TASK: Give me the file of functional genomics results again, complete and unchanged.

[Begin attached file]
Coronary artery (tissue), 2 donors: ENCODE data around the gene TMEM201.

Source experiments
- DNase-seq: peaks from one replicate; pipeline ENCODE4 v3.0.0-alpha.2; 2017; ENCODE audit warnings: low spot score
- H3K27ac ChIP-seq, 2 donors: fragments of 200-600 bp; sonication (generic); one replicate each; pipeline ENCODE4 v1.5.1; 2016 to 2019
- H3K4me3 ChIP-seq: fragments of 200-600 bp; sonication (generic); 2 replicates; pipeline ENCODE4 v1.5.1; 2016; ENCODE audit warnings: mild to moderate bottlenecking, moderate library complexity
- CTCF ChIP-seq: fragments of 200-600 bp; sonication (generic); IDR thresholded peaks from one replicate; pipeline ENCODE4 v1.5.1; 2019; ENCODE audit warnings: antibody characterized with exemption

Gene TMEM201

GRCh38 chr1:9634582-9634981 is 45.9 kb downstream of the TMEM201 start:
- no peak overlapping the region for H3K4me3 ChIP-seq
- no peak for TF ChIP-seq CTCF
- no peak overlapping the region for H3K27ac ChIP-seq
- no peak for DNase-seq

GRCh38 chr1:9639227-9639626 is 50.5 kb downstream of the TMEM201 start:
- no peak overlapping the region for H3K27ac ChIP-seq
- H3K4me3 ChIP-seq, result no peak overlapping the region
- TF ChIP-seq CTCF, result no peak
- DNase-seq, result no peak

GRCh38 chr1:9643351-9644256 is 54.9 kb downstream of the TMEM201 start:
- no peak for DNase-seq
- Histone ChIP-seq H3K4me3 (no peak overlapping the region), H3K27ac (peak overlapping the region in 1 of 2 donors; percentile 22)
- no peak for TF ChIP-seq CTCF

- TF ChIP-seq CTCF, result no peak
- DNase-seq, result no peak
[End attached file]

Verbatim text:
Coronary artery (tissue), 2 donors: ENCODE data around the gene TMEM201.

Source experiments
- DNase-seq: peaks from one replicate; pipeline ENCODE4 v3.0.0-alpha.2; 2017; ENCODE audit warnings: low spot score
- H3K27ac ChIP-seq, 2 donors: fragments of 200-600 bp; sonication (generic); one replicate each; pipeline ENCODE4 v1.5.1; 2016 to 2019
- H3K4me3 ChIP-seq: fragments of 200-600 bp; sonication (generic); 2 replicates; pipeline ENCODE4 v1.5.1; 2016; ENCODE audit warnings: mild to moderate bottlenecking, moderate library complexity
- CTCF ChIP-seq: fragments of 200-600 bp; sonication (generic); IDR thresholded peaks from one replicate; pipeline ENCODE4 v1.5.1; 2019; ENCODE audit warnings: antibody characterized with exemption

Gene TMEM201

GRCh38 chr1:9634582-9634981 is 45.9 kb downstream of the TMEM201 start:
- no peak overlapping the region for H3K4me3 ChIP-seq
- no peak for TF ChIP-seq CTCF
- no peak overlapping the region for H3K27ac ChIP-seq
- no peak for DNase-seq

GRCh38 chr1:9639227-9639626 is 50.5 kb downstream of the TMEM201 start:
- no peak overlapping the region for H3K27ac ChIP-seq
- H3K4me3 ChIP-seq, result no peak overlapping the region
- TF ChIP-seq CTCF, result no peak
- DNase-seq, result no peak

GRCh38 chr1:9643351-9644256 is 54.9 kb downstream of the TMEM201 start:
- no peak for DNase-seq
- Histone ChIP-seq H3K4me3 (no peak overlapping the region), H3K27ac (peak overlapping the region in 1 of 2 donors; percentile 22)
- no peak for TF ChIP-seq CTCF

- TF ChIP-seq CTCF, result no peak
- DNase-seq, result no peak